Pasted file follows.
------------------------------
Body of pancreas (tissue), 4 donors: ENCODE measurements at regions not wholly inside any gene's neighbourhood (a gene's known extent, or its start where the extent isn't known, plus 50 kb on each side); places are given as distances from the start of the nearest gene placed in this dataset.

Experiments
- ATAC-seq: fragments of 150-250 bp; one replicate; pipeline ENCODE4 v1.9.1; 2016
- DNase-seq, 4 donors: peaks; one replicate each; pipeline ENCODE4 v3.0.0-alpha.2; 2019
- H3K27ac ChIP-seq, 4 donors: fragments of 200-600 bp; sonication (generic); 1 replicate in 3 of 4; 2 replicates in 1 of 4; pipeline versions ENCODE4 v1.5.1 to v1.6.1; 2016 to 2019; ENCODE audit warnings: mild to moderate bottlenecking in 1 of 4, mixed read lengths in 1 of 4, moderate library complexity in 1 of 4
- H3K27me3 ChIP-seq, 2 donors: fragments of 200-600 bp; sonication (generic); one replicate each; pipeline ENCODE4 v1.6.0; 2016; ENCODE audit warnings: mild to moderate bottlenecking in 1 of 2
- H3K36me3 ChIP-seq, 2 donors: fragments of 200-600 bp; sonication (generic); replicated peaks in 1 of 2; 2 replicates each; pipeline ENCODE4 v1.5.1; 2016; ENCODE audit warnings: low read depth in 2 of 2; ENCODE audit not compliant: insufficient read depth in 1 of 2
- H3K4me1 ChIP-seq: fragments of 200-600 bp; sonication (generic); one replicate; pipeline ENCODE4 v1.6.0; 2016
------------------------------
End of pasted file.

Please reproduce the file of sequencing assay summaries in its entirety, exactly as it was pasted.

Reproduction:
Body of pancreas (tissue), 4 donors: ENCODE measurements at regions not wholly inside any gene's neighbourhood (a gene's known extent, or its start where the extent isn't known, plus 50 kb on each side); places are given as distances from the start of the nearest gene placed in this dataset.

Experiments
- ATAC-seq: fragments of 150-250 bp; one replicate; pipeline ENCODE4 v1.9.1; 2016
- DNase-seq, 4 donors: peaks; one replicate each; pipeline ENCODE4 v3.0.0-alpha.2; 2019
- H3K27ac ChIP-seq, 4 donors: fragments of 200-600 bp; sonication (generic); 1 replicate in 3 of 4; 2 replicates in 1 of 4; pipeline versions ENCODE4 v1.5.1 to v1.6.1; 2016 to 2019; ENCODE audit warnings: mild to moderate bottlenecking in 1 of 4, mixed read lengths in 1 of 4, moderate library complexity in 1 of 4
- H3K27me3 ChIP-seq, 2 donors: fragments of 200-600 bp; sonication (generic); one replicate each; pipeline ENCODE4 v1.6.0; 2016; ENCODE audit warnings: mild to moderate bottlenecking in 1 of 2
- H3K36me3 ChIP-seq, 2 donors: fragments of 200-600 bp; sonication (generic); replicated peaks in 1 of 2; 2 replicates each; pipeline ENCODE4 v1.5.1; 2016; ENCODE audit warnings: low read depth in 2 of 2; ENCODE audit not compliant: insufficient read depth in 1 of 2
- H3K4me1 ChIP-seq: fragments of 200-600 bp; sonication (generic); one replicate; pipeline ENCODE4 v1.6.0; 2016